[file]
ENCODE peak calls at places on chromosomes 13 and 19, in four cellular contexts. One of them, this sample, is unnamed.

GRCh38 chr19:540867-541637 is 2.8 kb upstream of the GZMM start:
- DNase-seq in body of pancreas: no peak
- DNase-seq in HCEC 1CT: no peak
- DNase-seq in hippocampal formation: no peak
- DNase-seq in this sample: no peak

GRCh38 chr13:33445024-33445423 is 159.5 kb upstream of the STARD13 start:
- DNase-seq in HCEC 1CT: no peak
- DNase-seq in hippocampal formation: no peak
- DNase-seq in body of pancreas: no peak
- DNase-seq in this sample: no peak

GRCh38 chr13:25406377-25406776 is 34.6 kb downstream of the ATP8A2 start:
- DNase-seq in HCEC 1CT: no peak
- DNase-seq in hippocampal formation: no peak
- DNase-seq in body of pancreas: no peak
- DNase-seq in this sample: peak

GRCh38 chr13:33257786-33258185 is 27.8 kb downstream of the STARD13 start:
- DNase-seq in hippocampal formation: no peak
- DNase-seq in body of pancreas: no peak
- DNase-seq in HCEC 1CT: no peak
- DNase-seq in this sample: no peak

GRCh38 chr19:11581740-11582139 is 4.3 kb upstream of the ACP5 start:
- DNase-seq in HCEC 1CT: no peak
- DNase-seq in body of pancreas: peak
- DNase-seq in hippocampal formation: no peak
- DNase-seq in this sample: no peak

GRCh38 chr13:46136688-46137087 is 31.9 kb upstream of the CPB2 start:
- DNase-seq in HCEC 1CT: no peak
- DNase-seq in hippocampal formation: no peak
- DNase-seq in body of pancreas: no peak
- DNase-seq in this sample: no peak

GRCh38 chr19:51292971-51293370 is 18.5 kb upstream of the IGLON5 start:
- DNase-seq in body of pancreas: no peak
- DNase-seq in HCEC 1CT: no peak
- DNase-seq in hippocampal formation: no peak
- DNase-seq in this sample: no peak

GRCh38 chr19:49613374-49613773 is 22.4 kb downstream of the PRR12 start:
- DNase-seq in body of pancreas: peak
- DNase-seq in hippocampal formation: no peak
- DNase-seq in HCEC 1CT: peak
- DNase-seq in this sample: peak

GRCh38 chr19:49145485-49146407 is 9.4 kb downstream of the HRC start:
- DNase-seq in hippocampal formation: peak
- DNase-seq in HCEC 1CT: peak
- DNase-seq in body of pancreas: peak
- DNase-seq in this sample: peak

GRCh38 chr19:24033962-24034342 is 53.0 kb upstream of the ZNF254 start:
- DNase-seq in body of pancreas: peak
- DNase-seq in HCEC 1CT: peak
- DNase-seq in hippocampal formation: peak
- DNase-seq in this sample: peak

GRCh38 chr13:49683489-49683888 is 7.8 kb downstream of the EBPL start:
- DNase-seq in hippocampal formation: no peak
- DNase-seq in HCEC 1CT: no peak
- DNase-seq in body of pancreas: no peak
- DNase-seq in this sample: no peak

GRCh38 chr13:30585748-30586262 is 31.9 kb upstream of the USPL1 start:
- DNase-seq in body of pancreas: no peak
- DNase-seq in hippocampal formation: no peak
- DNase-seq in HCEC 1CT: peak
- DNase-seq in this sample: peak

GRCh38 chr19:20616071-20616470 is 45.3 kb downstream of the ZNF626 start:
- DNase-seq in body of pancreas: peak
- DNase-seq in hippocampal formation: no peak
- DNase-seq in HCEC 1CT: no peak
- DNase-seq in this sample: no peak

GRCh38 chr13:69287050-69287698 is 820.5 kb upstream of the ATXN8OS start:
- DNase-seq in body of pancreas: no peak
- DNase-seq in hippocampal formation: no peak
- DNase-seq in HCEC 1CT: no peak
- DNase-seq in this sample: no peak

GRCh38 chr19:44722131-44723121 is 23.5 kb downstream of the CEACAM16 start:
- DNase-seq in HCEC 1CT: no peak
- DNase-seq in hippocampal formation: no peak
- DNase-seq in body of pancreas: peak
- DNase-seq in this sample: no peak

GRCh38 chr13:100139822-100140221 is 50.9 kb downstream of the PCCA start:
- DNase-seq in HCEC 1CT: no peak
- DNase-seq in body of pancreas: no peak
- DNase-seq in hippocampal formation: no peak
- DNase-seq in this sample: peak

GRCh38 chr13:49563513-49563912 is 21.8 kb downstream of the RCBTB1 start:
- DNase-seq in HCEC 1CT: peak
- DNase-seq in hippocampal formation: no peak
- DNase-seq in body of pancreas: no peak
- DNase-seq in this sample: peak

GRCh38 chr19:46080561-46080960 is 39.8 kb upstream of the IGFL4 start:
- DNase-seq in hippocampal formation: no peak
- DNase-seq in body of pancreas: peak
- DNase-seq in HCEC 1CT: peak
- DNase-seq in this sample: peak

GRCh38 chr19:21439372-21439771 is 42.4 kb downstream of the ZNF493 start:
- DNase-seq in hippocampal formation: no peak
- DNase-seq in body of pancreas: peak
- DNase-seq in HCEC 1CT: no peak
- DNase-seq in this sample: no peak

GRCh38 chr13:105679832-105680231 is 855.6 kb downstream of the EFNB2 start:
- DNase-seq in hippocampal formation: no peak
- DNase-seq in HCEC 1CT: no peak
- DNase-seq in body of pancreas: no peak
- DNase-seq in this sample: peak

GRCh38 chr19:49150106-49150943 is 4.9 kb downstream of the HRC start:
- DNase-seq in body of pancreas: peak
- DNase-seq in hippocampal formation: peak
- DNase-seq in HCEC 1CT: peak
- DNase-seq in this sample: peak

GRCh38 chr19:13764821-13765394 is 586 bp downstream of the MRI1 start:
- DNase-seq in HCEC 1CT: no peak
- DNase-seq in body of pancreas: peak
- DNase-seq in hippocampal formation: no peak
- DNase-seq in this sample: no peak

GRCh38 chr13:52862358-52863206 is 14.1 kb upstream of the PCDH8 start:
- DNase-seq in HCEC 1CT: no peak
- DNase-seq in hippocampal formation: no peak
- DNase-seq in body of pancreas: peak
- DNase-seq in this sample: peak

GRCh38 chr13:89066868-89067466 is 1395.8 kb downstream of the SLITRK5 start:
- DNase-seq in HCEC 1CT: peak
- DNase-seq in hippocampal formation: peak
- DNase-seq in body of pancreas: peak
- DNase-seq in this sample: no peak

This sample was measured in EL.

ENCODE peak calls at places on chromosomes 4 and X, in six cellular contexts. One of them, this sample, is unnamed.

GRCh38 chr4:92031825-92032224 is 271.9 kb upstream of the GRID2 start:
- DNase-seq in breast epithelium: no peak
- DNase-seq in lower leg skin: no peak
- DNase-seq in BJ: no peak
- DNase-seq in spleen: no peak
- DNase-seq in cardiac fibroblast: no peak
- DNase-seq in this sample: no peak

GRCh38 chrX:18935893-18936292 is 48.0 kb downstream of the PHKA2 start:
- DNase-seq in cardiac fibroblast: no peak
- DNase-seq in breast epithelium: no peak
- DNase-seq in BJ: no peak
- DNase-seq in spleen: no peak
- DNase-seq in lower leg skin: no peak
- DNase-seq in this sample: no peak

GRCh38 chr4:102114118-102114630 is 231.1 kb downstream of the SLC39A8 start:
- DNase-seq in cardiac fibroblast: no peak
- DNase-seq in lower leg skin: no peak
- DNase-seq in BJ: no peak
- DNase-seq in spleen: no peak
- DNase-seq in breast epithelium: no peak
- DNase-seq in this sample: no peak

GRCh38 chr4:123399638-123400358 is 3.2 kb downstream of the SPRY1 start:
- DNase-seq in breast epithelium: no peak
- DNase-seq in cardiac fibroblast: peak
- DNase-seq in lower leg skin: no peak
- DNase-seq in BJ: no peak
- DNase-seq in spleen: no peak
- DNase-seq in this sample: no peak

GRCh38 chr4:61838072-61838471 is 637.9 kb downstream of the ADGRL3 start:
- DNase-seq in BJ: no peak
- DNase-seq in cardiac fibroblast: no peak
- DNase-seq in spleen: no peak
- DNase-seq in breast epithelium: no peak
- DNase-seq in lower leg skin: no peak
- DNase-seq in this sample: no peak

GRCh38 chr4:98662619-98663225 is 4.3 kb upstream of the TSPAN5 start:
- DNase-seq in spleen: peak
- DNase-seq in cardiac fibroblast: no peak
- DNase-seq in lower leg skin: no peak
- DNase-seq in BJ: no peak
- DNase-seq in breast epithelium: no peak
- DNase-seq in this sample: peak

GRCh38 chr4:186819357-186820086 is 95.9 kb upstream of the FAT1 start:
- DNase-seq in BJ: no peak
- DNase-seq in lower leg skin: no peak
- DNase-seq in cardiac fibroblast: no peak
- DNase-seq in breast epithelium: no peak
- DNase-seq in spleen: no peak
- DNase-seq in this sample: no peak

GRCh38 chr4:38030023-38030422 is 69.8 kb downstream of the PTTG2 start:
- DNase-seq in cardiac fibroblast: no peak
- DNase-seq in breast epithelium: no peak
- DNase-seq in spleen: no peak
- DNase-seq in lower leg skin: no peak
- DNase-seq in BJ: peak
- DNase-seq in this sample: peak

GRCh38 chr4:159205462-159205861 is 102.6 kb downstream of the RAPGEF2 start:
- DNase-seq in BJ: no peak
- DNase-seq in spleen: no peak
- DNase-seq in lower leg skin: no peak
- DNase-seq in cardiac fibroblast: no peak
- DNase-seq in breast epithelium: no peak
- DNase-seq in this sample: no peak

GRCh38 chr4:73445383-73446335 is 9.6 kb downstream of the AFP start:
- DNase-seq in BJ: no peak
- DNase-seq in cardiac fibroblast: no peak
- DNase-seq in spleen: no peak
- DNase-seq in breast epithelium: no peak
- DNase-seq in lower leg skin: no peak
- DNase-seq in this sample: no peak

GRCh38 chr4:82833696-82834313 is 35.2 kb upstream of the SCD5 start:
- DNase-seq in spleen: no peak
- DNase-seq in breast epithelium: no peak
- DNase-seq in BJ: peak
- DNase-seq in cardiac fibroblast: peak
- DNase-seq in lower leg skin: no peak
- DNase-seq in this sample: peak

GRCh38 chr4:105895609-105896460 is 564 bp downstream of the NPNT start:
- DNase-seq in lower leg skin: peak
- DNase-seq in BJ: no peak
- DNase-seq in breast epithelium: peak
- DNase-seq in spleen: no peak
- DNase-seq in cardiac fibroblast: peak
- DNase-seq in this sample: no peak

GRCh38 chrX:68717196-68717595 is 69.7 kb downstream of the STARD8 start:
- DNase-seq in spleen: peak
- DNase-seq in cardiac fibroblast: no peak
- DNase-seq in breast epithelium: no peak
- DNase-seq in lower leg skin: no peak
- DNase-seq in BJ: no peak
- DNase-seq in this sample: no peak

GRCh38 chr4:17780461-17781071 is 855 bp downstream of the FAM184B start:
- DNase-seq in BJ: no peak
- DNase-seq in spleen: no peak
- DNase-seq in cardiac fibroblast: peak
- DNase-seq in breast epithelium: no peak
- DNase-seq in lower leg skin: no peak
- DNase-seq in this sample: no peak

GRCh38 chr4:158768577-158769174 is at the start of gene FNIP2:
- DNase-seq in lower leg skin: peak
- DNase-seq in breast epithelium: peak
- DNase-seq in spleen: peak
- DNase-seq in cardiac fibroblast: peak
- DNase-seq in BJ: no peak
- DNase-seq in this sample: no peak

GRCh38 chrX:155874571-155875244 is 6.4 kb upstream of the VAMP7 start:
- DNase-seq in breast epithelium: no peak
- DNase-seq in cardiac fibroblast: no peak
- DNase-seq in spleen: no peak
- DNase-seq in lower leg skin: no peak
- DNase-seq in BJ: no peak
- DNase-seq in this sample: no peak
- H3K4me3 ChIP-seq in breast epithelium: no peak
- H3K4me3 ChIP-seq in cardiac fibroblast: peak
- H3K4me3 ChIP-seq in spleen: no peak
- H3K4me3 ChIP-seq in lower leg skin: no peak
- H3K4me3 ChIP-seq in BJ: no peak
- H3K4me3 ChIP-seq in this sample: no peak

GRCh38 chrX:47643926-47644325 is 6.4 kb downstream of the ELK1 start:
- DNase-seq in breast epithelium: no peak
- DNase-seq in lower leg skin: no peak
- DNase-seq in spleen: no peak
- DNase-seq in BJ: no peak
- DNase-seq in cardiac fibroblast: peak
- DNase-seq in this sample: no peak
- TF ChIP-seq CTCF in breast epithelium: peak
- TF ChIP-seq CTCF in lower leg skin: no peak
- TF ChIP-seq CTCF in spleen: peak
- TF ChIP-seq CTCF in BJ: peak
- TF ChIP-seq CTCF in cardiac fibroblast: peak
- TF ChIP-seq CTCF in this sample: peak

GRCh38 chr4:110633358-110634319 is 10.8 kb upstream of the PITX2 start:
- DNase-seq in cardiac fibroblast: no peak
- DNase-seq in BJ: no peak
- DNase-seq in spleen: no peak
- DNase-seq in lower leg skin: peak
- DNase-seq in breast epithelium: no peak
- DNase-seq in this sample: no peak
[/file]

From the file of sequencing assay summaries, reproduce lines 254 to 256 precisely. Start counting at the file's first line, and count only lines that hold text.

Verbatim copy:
- TF ChIP-seq CTCF in this sample: peak

GRCh38 chr4:110633358-110634319 is 10.8 kb upstream of the PITX2 start:
- DNase-seq in cardiac fibroblast: no peak